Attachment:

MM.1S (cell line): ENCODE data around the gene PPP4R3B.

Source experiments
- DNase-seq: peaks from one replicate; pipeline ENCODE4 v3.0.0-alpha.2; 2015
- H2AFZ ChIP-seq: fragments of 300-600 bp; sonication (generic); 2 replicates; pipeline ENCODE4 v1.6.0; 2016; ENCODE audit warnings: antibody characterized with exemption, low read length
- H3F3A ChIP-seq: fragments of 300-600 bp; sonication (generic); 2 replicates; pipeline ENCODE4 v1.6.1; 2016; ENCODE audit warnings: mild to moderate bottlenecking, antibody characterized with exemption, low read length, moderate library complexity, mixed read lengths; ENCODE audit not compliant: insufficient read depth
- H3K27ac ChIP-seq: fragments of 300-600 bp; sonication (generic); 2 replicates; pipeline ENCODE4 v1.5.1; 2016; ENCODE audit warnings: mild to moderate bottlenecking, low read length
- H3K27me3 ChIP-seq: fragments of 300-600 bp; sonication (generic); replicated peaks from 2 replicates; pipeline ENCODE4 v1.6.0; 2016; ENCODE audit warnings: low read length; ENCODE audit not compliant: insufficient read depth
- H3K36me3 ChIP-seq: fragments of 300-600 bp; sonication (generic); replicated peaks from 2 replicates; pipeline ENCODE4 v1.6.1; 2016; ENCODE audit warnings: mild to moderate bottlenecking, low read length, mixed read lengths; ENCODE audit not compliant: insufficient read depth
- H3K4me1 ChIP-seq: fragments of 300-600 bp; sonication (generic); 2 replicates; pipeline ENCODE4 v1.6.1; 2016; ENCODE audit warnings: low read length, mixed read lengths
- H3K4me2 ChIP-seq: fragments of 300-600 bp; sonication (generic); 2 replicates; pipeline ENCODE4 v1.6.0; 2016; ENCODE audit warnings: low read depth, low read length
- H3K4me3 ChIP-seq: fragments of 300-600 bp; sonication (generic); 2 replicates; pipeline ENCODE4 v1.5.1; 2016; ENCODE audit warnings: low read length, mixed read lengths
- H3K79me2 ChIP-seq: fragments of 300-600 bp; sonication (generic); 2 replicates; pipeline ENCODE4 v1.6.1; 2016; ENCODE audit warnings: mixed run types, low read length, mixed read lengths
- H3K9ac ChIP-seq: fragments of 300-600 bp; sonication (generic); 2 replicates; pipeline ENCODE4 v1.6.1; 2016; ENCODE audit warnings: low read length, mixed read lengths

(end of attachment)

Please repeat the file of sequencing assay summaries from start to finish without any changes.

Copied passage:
MM.1S (cell line): ENCODE data around the gene PPP4R3B.

Source experiments
- DNase-seq: peaks from one replicate; pipeline ENCODE4 v3.0.0-alpha.2; 2015
- H2AFZ ChIP-seq: fragments of 300-600 bp; sonication (generic); 2 replicates; pipeline ENCODE4 v1.6.0; 2016; ENCODE audit warnings: antibody characterized with exemption, low read length
- H3F3A ChIP-seq: fragments of 300-600 bp; sonication (generic); 2 replicates; pipeline ENCODE4 v1.6.1; 2016; ENCODE audit warnings: mild to moderate bottlenecking, antibody characterized with exemption, low read length, moderate library complexity, mixed read lengths; ENCODE audit not compliant: insufficient read depth
- H3K27ac ChIP-seq: fragments of 300-600 bp; sonication (generic); 2 replicates; pipeline ENCODE4 v1.5.1; 2016; ENCODE audit warnings: mild to moderate bottlenecking, low read length
- H3K27me3 ChIP-seq: fragments of 300-600 bp; sonication (generic); replicated peaks from 2 replicates; pipeline ENCODE4 v1.6.0; 2016; ENCODE audit warnings: low read length; ENCODE audit not compliant: insufficient read depth
- H3K36me3 ChIP-seq: fragments of 300-600 bp; sonication (generic); replicated peaks from 2 replicates; pipeline ENCODE4 v1.6.1; 2016; ENCODE audit warnings: mild to moderate bottlenecking, low read length, mixed read lengths; ENCODE audit not compliant: insufficient read depth
- H3K4me1 ChIP-seq: fragments of 300-600 bp; sonication (generic); 2 replicates; pipeline ENCODE4 v1.6.1; 2016; ENCODE audit warnings: low read length, mixed read lengths
- H3K4me2 ChIP-seq: fragments of 300-600 bp; sonication (generic); 2 replicates; pipeline ENCODE4 v1.6.0; 2016; ENCODE audit warnings: low read depth, low read length
- H3K4me3 ChIP-seq: fragments of 300-600 bp; sonication (generic); 2 replicates; pipeline ENCODE4 v1.5.1; 2016; ENCODE audit warnings: low read length, mixed read lengths
- H3K79me2 ChIP-seq: fragments of 300-600 bp; sonication (generic); 2 replicates; pipeline ENCODE4 v1.6.1; 2016; ENCODE audit warnings: mixed run types, low read length, mixed read lengths
- H3K9ac ChIP-seq: fragments of 300-600 bp; sonication (generic); 2 replicates; pipeline ENCODE4 v1.6.1; 2016; ENCODE audit warnings: low read length, mixed read lengths